The story was a little tricky to pick up at first, even knowing what I knew about it. The way the two cities interact was vaguely defined at first, and remained so throughout the book, but that is, I think, by design. It’s much easier to project yourself, your thoughts, and your emotions on a hazy portrait than a sharply defined one (hence the success of Leonardo Da Vinci’s Mona Lisa, for example). It isn’t subtle about being an allusion to how we find ways to ignore things that are staring at us in the face every day (e.g. how often do we walk past the homeless and pretend not to see them?), but that’s not really a shortcoming, either.

It’s more noir than it is fantasy, but as Mieville himself said in an interview with Random House Reading Circle:

All the best noir — or at least I should say the stuff I like most — reads oneirically. Chandler and Kafka seem to me to have a lot more shared terrain than Chandler and a true-crime book.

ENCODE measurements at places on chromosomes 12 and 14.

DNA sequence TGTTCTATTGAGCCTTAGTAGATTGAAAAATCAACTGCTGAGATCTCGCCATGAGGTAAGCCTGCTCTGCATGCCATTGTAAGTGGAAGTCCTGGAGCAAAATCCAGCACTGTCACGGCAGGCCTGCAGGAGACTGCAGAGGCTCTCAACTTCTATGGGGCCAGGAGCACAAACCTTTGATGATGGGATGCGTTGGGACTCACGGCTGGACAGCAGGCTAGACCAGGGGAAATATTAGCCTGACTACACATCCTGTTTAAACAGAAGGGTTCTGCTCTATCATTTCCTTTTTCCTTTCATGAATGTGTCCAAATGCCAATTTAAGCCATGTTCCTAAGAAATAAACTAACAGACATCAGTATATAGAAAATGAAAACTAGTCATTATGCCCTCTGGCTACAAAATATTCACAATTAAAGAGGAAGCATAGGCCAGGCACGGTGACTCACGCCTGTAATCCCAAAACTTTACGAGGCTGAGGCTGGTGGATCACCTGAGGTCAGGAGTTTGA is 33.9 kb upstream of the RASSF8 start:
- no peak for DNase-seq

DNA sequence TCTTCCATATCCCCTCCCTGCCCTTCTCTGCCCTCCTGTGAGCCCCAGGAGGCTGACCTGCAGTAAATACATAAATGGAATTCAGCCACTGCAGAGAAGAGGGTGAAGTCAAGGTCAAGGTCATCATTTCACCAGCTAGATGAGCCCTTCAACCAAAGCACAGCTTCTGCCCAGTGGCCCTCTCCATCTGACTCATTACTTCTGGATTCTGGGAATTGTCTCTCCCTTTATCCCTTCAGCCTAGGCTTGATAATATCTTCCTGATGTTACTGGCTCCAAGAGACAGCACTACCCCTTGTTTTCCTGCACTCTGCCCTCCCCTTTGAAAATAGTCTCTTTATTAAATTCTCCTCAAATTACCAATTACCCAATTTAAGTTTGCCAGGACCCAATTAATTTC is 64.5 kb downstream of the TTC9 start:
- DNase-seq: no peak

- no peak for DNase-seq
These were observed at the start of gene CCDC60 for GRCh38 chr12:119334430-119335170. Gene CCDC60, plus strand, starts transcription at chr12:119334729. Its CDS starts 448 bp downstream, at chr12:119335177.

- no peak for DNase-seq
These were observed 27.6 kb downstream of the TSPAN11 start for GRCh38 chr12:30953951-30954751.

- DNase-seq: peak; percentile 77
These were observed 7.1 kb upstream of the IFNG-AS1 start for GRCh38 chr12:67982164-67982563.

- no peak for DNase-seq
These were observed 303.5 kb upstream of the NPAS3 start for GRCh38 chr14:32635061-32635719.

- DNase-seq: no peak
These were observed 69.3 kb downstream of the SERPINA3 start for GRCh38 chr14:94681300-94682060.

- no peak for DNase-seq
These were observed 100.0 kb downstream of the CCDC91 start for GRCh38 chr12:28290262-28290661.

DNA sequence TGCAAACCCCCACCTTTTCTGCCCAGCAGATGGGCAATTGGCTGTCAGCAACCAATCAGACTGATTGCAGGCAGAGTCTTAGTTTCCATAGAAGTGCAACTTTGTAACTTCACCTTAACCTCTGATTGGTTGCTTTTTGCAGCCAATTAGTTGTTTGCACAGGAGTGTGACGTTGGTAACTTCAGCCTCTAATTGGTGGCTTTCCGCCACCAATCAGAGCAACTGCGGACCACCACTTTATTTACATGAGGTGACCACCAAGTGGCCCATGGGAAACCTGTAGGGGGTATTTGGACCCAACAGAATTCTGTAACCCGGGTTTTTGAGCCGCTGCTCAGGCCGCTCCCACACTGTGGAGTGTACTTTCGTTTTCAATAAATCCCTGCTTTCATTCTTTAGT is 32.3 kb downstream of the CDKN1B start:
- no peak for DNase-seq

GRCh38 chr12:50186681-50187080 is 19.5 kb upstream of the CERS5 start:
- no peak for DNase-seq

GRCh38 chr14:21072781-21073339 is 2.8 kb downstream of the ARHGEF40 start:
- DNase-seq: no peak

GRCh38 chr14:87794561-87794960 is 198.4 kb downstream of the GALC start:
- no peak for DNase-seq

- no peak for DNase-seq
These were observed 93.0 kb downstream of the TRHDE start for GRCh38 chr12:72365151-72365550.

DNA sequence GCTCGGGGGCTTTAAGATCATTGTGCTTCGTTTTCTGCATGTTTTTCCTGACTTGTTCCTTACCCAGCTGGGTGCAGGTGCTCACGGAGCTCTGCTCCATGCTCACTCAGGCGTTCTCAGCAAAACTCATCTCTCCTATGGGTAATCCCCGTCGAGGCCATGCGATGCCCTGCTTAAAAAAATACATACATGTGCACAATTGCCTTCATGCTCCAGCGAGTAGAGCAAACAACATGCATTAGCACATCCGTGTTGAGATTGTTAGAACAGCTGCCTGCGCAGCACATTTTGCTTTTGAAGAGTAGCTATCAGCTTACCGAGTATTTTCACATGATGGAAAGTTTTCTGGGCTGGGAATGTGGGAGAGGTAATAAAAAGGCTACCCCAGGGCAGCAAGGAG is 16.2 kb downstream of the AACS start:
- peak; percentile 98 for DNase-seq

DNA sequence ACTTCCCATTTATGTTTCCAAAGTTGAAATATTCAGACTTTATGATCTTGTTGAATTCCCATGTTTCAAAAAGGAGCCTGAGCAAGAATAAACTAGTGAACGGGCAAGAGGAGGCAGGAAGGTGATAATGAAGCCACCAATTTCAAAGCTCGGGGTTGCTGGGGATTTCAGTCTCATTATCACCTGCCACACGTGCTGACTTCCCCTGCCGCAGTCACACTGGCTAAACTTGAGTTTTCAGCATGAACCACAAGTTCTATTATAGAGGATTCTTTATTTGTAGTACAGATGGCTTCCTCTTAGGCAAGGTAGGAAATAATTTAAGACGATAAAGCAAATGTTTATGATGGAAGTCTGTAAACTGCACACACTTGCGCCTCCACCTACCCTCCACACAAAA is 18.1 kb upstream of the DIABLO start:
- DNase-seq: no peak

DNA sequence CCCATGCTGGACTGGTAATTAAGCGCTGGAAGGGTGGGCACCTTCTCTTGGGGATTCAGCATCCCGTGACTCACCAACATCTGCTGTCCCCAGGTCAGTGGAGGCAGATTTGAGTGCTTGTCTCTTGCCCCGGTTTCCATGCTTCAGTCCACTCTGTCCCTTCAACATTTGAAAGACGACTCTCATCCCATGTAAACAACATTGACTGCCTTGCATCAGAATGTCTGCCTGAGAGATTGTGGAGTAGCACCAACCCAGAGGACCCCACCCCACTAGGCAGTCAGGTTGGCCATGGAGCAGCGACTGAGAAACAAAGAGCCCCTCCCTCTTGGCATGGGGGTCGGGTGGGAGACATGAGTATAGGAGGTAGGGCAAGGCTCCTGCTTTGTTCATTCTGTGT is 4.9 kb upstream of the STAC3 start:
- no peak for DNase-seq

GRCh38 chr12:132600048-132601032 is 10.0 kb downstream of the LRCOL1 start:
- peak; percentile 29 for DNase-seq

It is a dream-like book, all blurred edges and half-visions, with the occasional sharp edge designed to jolt and surprise.

About the ‘Are There LGBT Characters’ series of posts: Being a gay reader, I am interested in LGBT books, but I haven’t always seen reviews clearly note if there are LGBT characters and how significant they are. These mini reviews are my way of addressing this problem.

Are There LGBT Characters In: The Tiger’s Daughter by K. Arsenault Rivera (rapid review)

Title: The Tiger’s Daughter

Author: K. Arsenault Rivera

Rating: 5/5

Are there LGBT characters? Hell to the yes. It’s a lesbian love story.

Brief summary / book review: I loved this book. It is so beautiful, y’all. Here, read this excerpt: